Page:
There are six Amendments to the Constitution of Alabama of 1901 on the ballot Tuesday.
Amendment 1 applies Statewide; Amendments 2 through 6 apply to Shelby, Limestone (City of Madison), Blount, Russell, and Macon (City of Tuskegee) Counties.
I vote NO to Amendment One, because I don’t trust the Alabama legislature to pay back the Alabama Trust Fund and furthermore because borrowing for current expenses from future income is bad policy. Strangely enough, this is the same position held by AEA President Paul Hubbert, who said “The thing that’s a little troubling to me is we may be preventing proration for one year, but we’ll be paying back the debt for six years to get one year…”
However, a couple of politicians I respect are urging a YES vote: Governor Bob Riley ‘wants citizens to support Amendment 1′; and Bradley Byrne, Chancellor of the Community College System, wrote (et al.) that “Your “yes” vote on Nov. 4 is not just a temporary fix. It is an investment in the future of education in Alabama. We urge you to join us in voting “yes” for the Rainy Day Amendment 1 on Nov. 4.”
A friend of mine won’t vote for ‘local Amendments’ because it’s his way of protesting the lack of home rule in Alabama. He figures that if enough people consistently vote NO on local Amendments, maybe the Legislature will eventually support home rule or even a Constitutional Convention.
In past elections, I haven’t voted either way on local Amendments, hoping that people who actually know and care about the Amendment will decide the issue. However, this time I’m going to vote NO to all local Amendments.
Regarding the local Amendments, the only one that is relevant to the Huntsville area is Amendment Three, which would raise ad valorem (property) taxes on the part of Limestone County that is within the City of Madison (equalizes ad valorem tax for all residents of the City of Madison).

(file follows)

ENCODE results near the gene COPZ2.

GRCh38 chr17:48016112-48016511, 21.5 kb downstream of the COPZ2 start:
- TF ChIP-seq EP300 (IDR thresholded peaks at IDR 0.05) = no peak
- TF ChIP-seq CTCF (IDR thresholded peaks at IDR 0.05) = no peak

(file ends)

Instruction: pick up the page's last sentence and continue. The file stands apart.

Here’s more on Amendment Three from the Madison County Record:
It is really just an equity issue, Dee Fowler, Madison City Schools Superintendent, said.
Fowler said if the referendum passes it would not add any spendable revenue to Madison City Schools because they school system is required to pay 10 mills of the collected tax to the state in order to receive its share of the States Foundation Program…
Athens Mayor Dan Williams wrote:
The governing body of the city of Madison has found an innovative way to place the taxation decisions of Madison County residents upon the citizens of Limestone County in the name of equalization of ad valorem taxes. To ensure the success of the tax-raising measure, the amendment provides that the majority of voters in the State approves, and the majority of the voters of the City of Madison residing in Madison and Limestone Counties fail to approve (NO VOTE), then the amendment would allow the governing body of the City of Madison to call for subsequent elections every twelve months, hereafter, without legislative approval…
To have Madison County voters impose taxes upon Limestone County citizens does not seem to be a good thing. I am sure whatever method either of these outside cities come up with to stick it to the citizens of Limestone County, the others will soon follow with the same thing.
More from Limestone County Probate Judge Mike Davis:
According to Limestone County Probate Judge Mike Davis, the portion of the City of Madison inside Madison County has more than 23,600 registered voters, and the portion of the city inside Limestone County has about 1,350 registered voters.
He said it is unlikely the measure will fail because Limestone voters have little voice.
Davis said he was unaware of the measure before he saw it on the ballot and said many residents may not know of the proposal.
Although it is a statewide amendment, the measure requires a majority vote of Madison registered voters. It could pass statewide but still would not be implemented if it does not pass in Madison, Davis said.
However, if the measure does pass statewide but fails in Madison, members of the Madison City Council would be allowed to call for subsequent elections every 12 months without legislative approval.
“It appears to be an effort to ensure the success of the tax-raising measure,” Davis said.
But if the measure fails to gain a majority of voters statewide, it could not be brought back before voters without legislative approval.
Davis said he does not recall any legislation that addresses taxation in annexed portions of a county, making this amendment groundbreaking.
“This amendment has far-reaching effects,” he said. “If this passes, Huntsville and Decatur will be lining up to do the same thing next time.”